Think about it this way. Let’s say there are 10 place settings on a dinner table with plates, silverware and glasses, and it’s time to clean up. If one plate is grabbed at a time, it will take 10 trips to set them all in the sink.
But, if you stack the plates, cups and silverware, it only takes a couple of trips. This simple effort to consolidate makes cleaning Sunday dinner much easier.
That’s essentially what consolidation centers do in Walmart’s supply chain: They take multiple orders and consolidate them to make the process more efficient for distribution centers across the country.
How Technology Creates Simplicity
Walmart has consolidation centers today, but the process is manual. Right now, merchandise suppliers create and ship 42 separate orders through the same consolidation center that then forwards the orders on to each of the 42 regional distribution centers where they are officially received and counted. This makes reacting to order inaccuracies a challenge, because associates may not discover them until the orders are planned to be at the store.
If Walmart ordered toothpaste, and the request was accidentally fulfilled with mouthwash, associates won’t know until the product reaches the regional distribution centers. This means a customer looking for specific toothpaste brands or flavors will experience out of stocks for several shopping trips.
The new system enables suppliers to fill one massive order instead of 42. New software automatically scans and counts the product immediately when it arrives and documents the information in our systems, so Walmart will be able to react faster to order-filling issues.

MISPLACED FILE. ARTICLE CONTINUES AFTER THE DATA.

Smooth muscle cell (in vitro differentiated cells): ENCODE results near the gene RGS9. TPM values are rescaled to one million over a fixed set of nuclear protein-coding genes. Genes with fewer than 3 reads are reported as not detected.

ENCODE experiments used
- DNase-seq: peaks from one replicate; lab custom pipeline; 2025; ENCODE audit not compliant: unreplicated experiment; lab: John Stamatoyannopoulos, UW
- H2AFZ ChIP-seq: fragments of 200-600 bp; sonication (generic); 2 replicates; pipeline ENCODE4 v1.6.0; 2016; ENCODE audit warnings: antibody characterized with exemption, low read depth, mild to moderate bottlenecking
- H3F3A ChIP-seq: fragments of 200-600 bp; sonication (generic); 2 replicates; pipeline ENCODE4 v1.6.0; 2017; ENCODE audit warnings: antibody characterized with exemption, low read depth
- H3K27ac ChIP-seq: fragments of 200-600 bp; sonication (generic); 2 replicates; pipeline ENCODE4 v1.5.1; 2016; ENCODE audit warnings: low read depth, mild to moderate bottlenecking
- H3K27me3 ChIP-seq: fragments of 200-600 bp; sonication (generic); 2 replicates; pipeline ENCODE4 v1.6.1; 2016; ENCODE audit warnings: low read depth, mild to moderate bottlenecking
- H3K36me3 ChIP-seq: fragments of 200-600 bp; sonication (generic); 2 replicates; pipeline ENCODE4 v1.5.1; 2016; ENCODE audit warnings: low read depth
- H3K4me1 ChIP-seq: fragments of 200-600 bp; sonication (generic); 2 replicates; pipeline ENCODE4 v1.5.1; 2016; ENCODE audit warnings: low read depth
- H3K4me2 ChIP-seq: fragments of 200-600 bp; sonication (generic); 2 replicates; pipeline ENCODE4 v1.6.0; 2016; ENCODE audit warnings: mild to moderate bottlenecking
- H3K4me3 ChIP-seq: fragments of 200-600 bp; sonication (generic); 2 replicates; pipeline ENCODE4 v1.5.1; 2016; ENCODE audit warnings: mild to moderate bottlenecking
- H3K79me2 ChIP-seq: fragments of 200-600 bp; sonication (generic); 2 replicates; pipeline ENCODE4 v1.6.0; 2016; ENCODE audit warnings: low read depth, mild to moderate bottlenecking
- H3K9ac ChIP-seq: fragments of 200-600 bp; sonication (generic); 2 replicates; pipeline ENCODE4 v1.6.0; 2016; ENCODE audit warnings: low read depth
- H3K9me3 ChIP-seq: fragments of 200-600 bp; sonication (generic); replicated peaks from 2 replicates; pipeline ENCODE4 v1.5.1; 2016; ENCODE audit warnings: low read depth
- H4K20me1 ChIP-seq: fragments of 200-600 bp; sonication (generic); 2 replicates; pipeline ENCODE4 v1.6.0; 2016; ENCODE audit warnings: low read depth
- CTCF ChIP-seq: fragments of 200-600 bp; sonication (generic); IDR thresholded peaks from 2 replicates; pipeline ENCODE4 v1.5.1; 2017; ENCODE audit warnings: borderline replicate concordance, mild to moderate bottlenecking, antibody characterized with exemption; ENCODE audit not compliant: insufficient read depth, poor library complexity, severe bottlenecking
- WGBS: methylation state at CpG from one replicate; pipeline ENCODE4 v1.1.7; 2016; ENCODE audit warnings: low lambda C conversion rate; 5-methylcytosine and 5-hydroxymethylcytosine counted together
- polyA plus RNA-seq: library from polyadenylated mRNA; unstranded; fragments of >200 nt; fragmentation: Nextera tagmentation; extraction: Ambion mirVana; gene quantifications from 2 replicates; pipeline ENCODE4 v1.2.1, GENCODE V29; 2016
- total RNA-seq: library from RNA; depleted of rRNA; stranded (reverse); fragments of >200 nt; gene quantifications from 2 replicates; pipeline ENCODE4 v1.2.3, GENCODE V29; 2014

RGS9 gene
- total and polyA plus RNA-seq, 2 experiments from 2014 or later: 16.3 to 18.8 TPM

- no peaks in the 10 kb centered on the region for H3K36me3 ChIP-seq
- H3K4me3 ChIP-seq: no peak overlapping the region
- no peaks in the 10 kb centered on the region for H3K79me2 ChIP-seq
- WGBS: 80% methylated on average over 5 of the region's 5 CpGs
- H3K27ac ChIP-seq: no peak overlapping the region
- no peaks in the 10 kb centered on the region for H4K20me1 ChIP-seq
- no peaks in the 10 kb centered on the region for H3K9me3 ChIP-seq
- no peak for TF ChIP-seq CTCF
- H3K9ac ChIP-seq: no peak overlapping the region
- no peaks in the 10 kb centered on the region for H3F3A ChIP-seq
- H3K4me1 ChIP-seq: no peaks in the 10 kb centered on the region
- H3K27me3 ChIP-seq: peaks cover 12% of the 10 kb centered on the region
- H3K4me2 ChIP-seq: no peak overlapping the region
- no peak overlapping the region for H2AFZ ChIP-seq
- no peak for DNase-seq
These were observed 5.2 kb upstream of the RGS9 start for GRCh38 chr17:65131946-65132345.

Now, let’s go back to the 42 separate orders. Suppliers are doing all the work to sort, separate and keep track of all these orders. Most of the time, they ship the orders as soon as they are ready, which can result in trucks that are not full delivering products. This additional work adds shipping cost to the products. It also means additional trucks on the road, resulting in more carbon emissions and traffic. The technology at Colton solves these problems and creates savings we can pass on to the customer in the form of lower prices.
Responding at the Speed of Retail
Automating the receiving upstream in the consolidation center allows supply chain teams to group products based on how they are stocked, making unloading simpler. “We’re going to make the regional distribution centers more efficient,” said Geno Bell, senior director of the consolidation center network.